NWSL Commissioner Lisa Baird made the announcement about matches Friday just hours before the NC Courage was scheduled to kick off in Cary.
"This week, and much of this season, has been incredibly traumatic for our players and staff, and I take full responsibility for the role I have played," Baird said in a statement. "I am so sorry for the pain so many are feeling. Recognizing that trauma, we have decided not to take the field this weekend to give everyone some space to reflect. Business as usual isn't our concern right now. Our entire league has a great deal of healing to do, and our players deserve so much better. We have made this decision in collaboration with our players association and this pause will be the first step as we collectively work to transform the culture of this league, something that is long overdue."
Shortly afterward, Lisa was out of a job.
Baird was out after about 19 months on the job amid the scandals that have rocked the NWSL, a person with knowledge of the situation told The Associated Press. The NWSL later confirmed that it had received and accepted Baird's resignation.
The move appears to be in response to the new claims of misconduct, including sexual coercion, leveled by two former players against Courage head coach Paul Riley.
Earlier Friday, the NWSL Players Association had called for an investigation into allegations spanning over a decade of sexual coercion and inappropriate comments about players' weight and sexual orientation against Riley.
The players' union has said as well as supporting the two former players -- Sinead Farrelly and Mana Shim -- who came out against Riley, it also supports Kaiya McCullough who was part of a Washington Post investigation into former Washington Spirit coach Richie Burke.
Sean Nahas has been named interim head coach of the Courage for the remainder of the season.
FIFA's judicial bodies on Friday opened an investigation into the sexual harassment scandal.
FIFA told The Associated Press it was "deeply concerned" by the case and will now be seeking further details from American soccer authorities about the issues raised.
It is rare for world soccer's governing body to make such an intervention in a controversy involving a member association.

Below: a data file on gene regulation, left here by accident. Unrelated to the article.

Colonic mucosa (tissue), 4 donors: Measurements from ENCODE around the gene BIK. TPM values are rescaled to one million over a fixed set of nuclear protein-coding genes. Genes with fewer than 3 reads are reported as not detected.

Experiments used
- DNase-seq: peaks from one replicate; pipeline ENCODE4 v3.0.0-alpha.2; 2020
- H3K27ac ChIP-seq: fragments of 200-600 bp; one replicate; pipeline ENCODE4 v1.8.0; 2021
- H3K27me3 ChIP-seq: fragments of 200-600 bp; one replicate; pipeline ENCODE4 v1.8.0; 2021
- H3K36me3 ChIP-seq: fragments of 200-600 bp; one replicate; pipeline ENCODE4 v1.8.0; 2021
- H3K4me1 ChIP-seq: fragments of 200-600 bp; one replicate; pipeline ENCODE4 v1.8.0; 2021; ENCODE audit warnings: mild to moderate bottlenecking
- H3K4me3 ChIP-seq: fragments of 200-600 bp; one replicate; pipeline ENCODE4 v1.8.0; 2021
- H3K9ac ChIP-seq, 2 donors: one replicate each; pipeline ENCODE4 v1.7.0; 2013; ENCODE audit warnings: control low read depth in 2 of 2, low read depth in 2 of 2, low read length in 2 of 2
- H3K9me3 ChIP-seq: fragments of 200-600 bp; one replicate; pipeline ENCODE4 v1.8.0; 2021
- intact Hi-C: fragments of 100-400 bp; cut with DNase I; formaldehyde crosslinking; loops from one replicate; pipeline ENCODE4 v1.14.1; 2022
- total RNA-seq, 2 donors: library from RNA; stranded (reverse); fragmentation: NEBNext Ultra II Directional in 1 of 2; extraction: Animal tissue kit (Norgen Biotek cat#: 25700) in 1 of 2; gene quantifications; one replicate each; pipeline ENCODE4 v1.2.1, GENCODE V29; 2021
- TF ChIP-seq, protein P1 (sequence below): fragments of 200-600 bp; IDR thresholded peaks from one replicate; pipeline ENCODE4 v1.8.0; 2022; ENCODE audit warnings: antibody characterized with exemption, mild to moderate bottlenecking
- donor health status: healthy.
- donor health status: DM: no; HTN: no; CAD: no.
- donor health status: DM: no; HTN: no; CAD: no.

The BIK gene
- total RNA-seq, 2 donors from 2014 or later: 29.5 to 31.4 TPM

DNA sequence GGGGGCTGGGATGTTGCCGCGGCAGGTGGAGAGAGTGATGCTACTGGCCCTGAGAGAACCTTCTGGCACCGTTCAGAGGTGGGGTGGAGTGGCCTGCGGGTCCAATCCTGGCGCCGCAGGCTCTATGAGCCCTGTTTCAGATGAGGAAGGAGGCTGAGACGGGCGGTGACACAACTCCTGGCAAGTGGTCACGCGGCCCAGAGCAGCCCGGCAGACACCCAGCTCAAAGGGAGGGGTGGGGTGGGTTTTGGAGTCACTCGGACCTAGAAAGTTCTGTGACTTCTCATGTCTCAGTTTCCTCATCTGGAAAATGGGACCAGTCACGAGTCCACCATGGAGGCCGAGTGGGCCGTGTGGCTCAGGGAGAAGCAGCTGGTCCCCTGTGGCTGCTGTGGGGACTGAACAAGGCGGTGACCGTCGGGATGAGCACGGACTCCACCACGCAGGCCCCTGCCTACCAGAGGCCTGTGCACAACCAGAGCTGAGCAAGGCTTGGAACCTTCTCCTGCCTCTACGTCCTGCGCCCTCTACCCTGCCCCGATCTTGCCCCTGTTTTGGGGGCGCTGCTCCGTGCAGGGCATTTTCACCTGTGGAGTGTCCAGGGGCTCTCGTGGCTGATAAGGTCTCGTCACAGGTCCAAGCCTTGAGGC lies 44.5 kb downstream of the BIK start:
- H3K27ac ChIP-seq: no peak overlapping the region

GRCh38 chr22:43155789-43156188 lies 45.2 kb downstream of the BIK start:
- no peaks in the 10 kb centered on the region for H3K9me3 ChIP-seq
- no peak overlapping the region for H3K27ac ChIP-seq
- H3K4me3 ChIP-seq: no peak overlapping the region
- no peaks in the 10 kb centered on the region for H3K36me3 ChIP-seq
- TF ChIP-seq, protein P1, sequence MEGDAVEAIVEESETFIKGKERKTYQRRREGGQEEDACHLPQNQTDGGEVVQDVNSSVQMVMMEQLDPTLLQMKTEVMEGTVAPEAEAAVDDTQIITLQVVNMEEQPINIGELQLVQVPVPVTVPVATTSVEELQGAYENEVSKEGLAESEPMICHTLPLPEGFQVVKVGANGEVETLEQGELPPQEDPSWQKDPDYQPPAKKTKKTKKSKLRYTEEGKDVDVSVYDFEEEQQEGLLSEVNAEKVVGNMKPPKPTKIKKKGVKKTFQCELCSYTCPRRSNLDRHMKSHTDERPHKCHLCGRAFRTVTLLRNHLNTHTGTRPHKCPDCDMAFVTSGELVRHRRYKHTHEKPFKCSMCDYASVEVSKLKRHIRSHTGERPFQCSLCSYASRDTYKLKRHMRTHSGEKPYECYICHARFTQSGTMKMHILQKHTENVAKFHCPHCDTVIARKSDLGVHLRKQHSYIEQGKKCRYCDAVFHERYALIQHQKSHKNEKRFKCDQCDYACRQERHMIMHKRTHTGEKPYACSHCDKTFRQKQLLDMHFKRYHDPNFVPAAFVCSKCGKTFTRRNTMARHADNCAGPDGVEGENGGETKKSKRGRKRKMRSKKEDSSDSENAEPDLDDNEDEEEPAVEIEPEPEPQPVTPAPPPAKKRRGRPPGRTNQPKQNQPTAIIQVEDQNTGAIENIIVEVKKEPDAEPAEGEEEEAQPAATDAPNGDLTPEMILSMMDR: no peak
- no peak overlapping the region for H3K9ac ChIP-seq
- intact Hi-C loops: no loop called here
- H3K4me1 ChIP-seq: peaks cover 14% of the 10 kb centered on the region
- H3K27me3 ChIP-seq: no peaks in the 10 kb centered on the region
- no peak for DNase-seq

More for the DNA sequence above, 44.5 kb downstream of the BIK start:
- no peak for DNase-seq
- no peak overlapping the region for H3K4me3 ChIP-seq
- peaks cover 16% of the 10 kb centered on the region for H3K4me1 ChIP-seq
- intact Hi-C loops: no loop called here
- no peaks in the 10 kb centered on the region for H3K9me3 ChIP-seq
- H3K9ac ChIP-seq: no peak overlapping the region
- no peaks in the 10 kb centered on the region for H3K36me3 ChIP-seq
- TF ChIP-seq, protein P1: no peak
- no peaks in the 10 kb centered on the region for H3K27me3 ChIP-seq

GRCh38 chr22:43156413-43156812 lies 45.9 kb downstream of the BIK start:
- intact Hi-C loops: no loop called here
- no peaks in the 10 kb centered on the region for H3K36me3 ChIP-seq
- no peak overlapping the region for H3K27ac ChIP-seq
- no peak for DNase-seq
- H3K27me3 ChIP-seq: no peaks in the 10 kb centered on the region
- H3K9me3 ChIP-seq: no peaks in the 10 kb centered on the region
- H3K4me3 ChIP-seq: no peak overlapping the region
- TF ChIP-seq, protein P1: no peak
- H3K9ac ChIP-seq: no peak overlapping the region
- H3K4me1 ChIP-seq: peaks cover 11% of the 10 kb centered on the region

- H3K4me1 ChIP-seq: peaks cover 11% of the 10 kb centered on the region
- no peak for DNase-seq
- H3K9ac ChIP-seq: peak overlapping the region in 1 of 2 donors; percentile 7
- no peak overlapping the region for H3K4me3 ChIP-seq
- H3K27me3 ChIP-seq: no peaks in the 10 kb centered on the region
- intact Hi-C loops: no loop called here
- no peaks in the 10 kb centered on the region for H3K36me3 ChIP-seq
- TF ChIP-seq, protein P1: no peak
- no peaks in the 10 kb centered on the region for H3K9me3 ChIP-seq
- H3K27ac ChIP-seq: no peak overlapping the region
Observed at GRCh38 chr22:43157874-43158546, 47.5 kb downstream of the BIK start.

"Due to the severity and seriousness of the allegations being made by players, we can confirm that FIFA's judicial bodies are actively looking into the matter and have opened a preliminary investigation," FIFA said in a statement to the AP. "As part of this, FIFA will be reaching out to the respective parties, including US Soccer and NWSL, for further information about the various safeguarding concerns and allegations of abuse that have been raised."
U.S. Soccer suspended Riley's coaching license following a report Thursday by The Athletic in which former NWSL players Sinead Farrelly and Mana Shim recounted alleged abuse by the English-born Riley.
The alleged harassment of Farrelly started in 2011 when she was a player with the Philadelphia Independence of the defunct Women's Professional Soccer league.
She told the website the abuse continued when Farrelly was with the Portland Thorns. Shim, a former Thorns player, also allegedly experienced harassment. The Thorns said Thursday that the team investigated claims about Riley and passed those on to the league when he was dismissed.
"When it comes to misconduct in football," FIFA said, "we would like to reiterate that FIFA's position is clear: anyone found guilty of misconduct and abuse in football shall be brought to justice, sanctioned and removed from the game.
"FIFA takes any allegation of misconduct reported to it extremely seriously and will continue to cooperate together with the relevant national and international authorities on any allegation or report that is made in confidence to FIFA about abuse or misconduct in football."
Riley told The Athletic the allegations were "completely untrue."
Riley was head coach of the Thorns in 2014 and 2015. After he was let go by the Thorns, he became head coach of the Western New York Flash for a season before the team was sold and moved to North Carolina.
Riley was WPS Coach of the Year in 2011 and earned the same honors in the NWSL in 2017 and 2018. The Courage won the NWSL championship in 2018 and 2019.
In its ninth season, the NWSL has been rocked by several recent scandals involving team officials.
Washington Spirit coach Richie Burke was fired after a Washington Post report detailed verbal and emotional abuse of players. The league formally dismissed Burke and sanctioned the Spirit on Tuesday after an independent investigation.
Gotham FC general manager Alyse LaHue was fired in July after an investigation connected to the league's anti-harassment policy. She has denied any wrongdoing.
Racing Louisville coach Christy Holly was fired in September but the reasons for his dismissal were not made public.
OL Reign coach Farid Benstiti abruptly resigned in July. On Friday, OL Reign chief executive officer and minority owner Bill Predmore said Benstiti was asked to step down after an undisclosed incident during practice.
Benstiti had previously been accused by U.S. national team midfielder Lindsay Horan of sexist behavior during his time as coach of Paris Saint-Germain. Horan has said she was berated by Benstiti because of her weight.
The Associated Press contributed to this report.